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Summary:

Global shipments of devices capable of wireless charging will jump nearly 70 times by 2014 from the 3.5 million units expected to sell this year, according to the latest forecast from iSuppli. What will drive this change?

Global shipments of devices capable of wireless charging will jump nearly 70 times by  2014 from the 3.5 million units expected to sell this year, anticipates supply chain research firm, iSuppli. More than 234 million such consumer devices are expected to be shipped over the next four years, including mobile phones, portable media players, digital still cameras and small mobile computers will use a wireless charger — with initial adoption coming from handsets.

While the phrase “wireless charging” paints a picture of a battery refresh completely without wires, the technology isn’t quite that advanced. A charging mat or puck — think of Powermat or the Palm Pre’s Touchstone charger — still typically needs to be plugged into an electrical outlet. And both the charging station and the device that requires a recharge need magnetic coils for the short-distance process. See our “10 Things to Know About Wireless Power” article for additional details.

The coil requirement is partially what’s prevented wireless charging from seeing mainstream adoption — with so many different device batteries on the market, it hasn’t been feasible for a mass migration from direct charging batteries. And it can take longer for a battery to be topped off using wireless charging. But iSuppli believes that device makers will look towards new standards to help improve such technology and speed up consumer acceptance of wireless solutions.

Indeed, during my own discussions with the Powermat team earlier this year, I got a first look at how the company is creating its own batteries with the aim of striking deals directly with device makers. Currently, the Powermat solution requires a special phone case to accept a wireless charge and consumers may not want a specific-function case for their iPhone or BlackBerry. But if Powermat can supply a battery to those phones so they natively support wireless power, consumers won’t need a special case. Handset makers could simply provide a wireless-capable battery in lieu of the traditional one at the point of device purchase — a move sure to drive up adoption. Even Stacey, who thinks wireless charging is useless in its current state, might adopt the technology if that happens. Ironically, she’s on a trip today and left her wired phone charger behind!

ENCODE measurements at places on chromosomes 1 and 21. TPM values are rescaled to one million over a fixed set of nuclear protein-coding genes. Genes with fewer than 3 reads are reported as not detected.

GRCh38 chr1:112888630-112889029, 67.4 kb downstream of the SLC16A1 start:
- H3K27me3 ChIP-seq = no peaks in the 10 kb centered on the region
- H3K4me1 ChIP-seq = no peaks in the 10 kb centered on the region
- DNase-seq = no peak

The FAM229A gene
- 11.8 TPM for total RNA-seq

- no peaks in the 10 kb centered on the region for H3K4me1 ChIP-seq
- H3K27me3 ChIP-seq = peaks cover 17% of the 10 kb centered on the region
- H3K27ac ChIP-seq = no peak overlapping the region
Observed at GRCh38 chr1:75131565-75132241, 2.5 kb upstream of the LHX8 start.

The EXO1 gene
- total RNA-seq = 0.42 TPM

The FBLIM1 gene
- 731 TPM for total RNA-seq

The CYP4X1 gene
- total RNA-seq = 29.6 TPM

Related content from GigaOM Pro (sub req’d):

Wireless Power: Beyond Charing Mats and Solar Power

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    1. Nope – wireless charging doesn’t have much to do with antennas. And the details of the job posting are looking for experience with HSPA/GSM technologies, i.e.: transferring voice and data, not electricity. ;)

  1. It all started with the Pre: 70x Surge in Wireless Charging Seen by 2014 – PreCentral Forums Wednesday, June 30, 2010

    [...] Jay 70x Surge in Wireless Charging Seen by 2014 By Kevin C. Tofel Jun. 30, 2010, 11:20am PDT 70x Surge in Wireless Charging Seen by 2014 Global shipments of devices capable of wireless charging will jump nearly 70 times by 2014 from [...]

  2. 70x Surge in Wireless Charging Seen by 2014 – GigaOm (blog) | Crazy for the Palm Pre Wednesday, June 30, 2010

    [...] is the original post: 70x Surge in Wireless Charging Seen by 2014 – GigaOm (blog) var a2a_config = a2a_config || {}; a2a_config.linkname="70x Surge in Wireless Charging [...]

  3. I think wireless electricity is going to be a major new trend. I am sure you must have heard how a few years ago, scientists at MIT had managed to successfully transmit power through air. Check out this link about wireless power. Has some really neat information :

    http://www.whackk.com/july-2010/wireless-power

  4. WiTricity Lands Delphi as Wireless Car Charging Partner: Cleantech News « Thursday, September 30, 2010

    [...] charging pads for cellphones and other consumer electronics are out in the market, and Intel has been working on inductive wireless charging for electronic devices for years. But [...]

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